Awakened by Sleep: My Drowsy Driving Story

Sifting through the wreckage
Of a head-on collision with reality
Experiencing the truth
of being human--mortality

Fighting through the darkness
of a sorrowful war
Acutely self aware
of the transformation in store

Resenting the trauma
I never asked for
Destiny has found me
to claim me and restore

Staring through the peephole
toe to toe with me on the floor
The strength I don't have
On the other side of the door

But like a beautiful butterfly
mourning life on the ground
Or like a newly appointed queen
hurting from the heaviness of her new crown

I disdain the pain
Still in disbelief
Able to run from the devastation
but unable to hide from the grief

Questioning life's purpose
Still nodding in faith for reason
A pause in the darkness
Trusting to everything a season

The end of me has come
The headlights in my eyes
My survival, not an option
The little girl must die

Blindly over the hill
Without a second to react
Is a one way ticket on a one way street
And there is no going back

So rest in peace childhood
Your memories I'll always keep
on this journey of awakening
from a tragedy authored in sleep

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10/30/14 4:42 AM
She cant sleep. The irony. The house is silent. Dad must not be going to work today. They normally leave the house at the same time but she had a late training that evening and was going in later. She briefly ponders what she would do if she had hundreds of hours of leave like her dad. After thirty-nine years in government, a random Thursday off every now and then is in order. Good for him she thinks and drifts back to sleep.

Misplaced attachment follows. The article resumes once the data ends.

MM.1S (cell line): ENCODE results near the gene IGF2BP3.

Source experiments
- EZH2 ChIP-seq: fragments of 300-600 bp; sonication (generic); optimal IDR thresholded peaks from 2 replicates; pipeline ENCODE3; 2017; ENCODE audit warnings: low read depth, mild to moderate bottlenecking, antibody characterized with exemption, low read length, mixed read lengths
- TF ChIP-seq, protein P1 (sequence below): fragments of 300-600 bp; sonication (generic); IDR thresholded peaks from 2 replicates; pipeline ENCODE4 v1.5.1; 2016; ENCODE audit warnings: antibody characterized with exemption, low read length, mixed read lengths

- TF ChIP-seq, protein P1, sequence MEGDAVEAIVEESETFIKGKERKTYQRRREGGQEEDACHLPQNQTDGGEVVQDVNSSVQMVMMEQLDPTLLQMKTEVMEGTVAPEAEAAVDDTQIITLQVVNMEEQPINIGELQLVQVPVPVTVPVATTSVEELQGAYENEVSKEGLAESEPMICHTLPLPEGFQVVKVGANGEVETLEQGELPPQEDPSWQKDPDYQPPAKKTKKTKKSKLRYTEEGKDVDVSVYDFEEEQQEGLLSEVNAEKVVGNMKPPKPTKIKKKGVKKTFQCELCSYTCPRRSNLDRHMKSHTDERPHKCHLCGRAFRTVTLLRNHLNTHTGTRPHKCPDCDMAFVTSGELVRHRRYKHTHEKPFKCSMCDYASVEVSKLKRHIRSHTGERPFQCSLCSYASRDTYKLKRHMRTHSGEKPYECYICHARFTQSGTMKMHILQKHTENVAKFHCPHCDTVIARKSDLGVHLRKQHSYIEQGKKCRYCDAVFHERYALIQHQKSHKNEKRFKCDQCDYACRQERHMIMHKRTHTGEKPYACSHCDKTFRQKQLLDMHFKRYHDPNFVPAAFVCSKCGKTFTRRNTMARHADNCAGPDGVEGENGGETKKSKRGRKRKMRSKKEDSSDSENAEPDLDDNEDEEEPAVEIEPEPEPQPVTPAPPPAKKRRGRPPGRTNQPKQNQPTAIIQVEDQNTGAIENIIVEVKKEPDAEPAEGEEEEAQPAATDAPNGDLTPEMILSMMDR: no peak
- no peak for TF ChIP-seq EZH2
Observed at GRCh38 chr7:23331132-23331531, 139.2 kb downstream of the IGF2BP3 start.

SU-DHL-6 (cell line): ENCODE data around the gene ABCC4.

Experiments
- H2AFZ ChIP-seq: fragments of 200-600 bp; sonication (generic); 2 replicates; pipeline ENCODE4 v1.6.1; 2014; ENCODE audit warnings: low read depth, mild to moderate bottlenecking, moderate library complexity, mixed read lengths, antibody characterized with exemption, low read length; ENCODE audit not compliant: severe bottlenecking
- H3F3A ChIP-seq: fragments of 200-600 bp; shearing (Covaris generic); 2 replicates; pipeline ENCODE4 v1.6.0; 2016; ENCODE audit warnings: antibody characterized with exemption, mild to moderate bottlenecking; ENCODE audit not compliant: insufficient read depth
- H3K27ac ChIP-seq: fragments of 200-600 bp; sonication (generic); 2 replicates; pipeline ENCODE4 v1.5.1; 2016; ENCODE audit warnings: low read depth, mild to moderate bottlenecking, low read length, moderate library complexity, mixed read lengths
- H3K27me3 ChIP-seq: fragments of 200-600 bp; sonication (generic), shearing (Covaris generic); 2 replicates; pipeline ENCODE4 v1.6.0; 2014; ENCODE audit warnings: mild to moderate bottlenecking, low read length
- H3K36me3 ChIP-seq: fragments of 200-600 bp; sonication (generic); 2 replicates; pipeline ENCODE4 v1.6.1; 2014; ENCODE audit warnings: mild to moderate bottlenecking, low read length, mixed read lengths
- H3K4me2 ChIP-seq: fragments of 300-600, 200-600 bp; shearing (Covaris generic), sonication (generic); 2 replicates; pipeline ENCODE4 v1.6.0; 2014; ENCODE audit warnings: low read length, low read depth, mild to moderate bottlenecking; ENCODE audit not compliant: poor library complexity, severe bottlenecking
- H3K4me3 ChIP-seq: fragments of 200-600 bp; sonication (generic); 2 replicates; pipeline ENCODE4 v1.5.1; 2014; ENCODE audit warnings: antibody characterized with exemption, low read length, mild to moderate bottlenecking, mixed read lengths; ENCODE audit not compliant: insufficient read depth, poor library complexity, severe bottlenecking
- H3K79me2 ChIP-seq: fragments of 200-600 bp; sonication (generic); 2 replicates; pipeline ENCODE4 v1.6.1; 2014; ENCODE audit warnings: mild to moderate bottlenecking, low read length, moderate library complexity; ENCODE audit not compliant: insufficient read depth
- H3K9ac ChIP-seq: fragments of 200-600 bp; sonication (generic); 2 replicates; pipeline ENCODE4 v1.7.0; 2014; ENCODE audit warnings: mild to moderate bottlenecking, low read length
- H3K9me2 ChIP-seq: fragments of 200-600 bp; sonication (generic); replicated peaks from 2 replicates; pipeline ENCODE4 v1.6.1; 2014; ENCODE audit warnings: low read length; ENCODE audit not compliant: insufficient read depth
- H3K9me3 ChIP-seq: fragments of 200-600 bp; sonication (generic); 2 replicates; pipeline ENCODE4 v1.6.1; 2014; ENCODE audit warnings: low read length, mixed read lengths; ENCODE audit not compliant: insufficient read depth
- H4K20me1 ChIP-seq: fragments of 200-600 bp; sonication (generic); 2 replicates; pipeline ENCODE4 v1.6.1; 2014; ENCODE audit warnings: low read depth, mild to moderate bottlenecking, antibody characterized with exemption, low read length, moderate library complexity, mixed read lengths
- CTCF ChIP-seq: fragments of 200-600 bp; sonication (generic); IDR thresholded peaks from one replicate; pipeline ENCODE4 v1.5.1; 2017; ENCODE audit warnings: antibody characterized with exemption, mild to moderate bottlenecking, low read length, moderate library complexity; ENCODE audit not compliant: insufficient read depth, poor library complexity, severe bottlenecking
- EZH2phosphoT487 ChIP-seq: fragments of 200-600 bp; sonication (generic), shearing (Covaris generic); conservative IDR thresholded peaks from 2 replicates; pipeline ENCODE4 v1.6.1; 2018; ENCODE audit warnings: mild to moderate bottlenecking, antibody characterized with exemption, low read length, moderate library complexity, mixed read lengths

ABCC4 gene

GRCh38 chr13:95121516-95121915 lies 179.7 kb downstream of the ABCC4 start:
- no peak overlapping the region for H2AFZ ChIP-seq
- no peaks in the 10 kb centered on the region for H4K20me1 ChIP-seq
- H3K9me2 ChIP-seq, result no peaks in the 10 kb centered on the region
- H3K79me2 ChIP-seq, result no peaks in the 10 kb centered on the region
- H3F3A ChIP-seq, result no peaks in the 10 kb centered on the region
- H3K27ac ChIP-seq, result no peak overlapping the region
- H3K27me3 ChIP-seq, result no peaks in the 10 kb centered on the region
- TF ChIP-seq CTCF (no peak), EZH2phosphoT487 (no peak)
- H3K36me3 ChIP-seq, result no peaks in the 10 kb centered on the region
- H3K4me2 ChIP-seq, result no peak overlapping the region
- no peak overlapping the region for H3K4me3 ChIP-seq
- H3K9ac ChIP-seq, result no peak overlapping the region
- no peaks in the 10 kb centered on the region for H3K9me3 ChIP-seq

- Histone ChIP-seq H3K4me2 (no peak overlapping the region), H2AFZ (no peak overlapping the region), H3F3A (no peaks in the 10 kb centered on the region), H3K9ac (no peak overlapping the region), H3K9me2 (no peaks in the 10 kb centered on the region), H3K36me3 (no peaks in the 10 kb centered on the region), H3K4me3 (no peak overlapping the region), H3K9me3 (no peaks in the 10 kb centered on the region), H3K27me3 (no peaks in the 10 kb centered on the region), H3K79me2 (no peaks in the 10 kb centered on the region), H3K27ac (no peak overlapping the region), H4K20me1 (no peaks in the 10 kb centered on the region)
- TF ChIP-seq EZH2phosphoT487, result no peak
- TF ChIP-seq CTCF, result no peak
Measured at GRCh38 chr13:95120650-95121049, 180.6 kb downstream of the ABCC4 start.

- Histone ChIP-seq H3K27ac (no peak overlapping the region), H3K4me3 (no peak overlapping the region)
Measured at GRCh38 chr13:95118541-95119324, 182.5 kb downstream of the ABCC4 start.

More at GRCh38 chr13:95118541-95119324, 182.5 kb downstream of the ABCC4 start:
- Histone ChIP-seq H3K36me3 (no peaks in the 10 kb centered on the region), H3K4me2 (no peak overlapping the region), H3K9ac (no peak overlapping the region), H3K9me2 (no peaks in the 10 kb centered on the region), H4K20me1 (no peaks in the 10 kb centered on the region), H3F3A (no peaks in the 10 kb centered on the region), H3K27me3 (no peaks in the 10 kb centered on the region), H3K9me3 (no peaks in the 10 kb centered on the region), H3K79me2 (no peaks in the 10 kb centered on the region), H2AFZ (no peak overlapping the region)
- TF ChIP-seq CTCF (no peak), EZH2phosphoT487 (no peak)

10/30/14 6:38 AM
She wakes to her dad's shoes clicking against the wood floors, out the door, and to his car in the driveway. He must have overslept. The irony. She checks the time as she goes to the window and peeks through the blinds. She watches her dad's bald head disappear into the white Toyota Avalon. The reverse lights come on and he's gone. Very gone. Crawling back in bed, she sends a couple emails and texts. She sets a timer for another forty-five minutes and tucks in for a final round of Z's.

10/30/14 11:17 AM
She returns to her desk after a brief meeting. Her mom called. She calls her back. Her even-tempered mother answers and tells her to come to her house.

"Now?"

"Yes, now."

"Ok."

It's bad. Whatever it is, she knows it's really bad. Without a word to anyone, she hurriedly grabs her things and races to her car. Stomach in knots, anxious for the report, she all but flies to her mother's house. She sees her two sibling's cars outside. It's dad.

10/30/14 12:02 PM
Standing in the living room floor with purse still in hand she stares into her mother's face as her siblings look on somberly.

"What? What's up?!" She exclaims nervously through an awkward smile.

"Your father was in an accident this morning," her mom explains.

"Nooo! Really?! Where is he?!"

"He didn't make it."

"Wait. Didn't make what? ... He died?!"

"Yea. He's gone, Kel."

"No way! Are you guys joking?!"

"We wouldn't joke like this," her brother confirms.

"Where? What happened?"

"On Lanham Severn Road. He got hit head-on. The driver said he fell asleep," her mom explains.

"What?! So the guy is still alive? Are you kidding me?!...Oh my God, is that what that detour was for?!"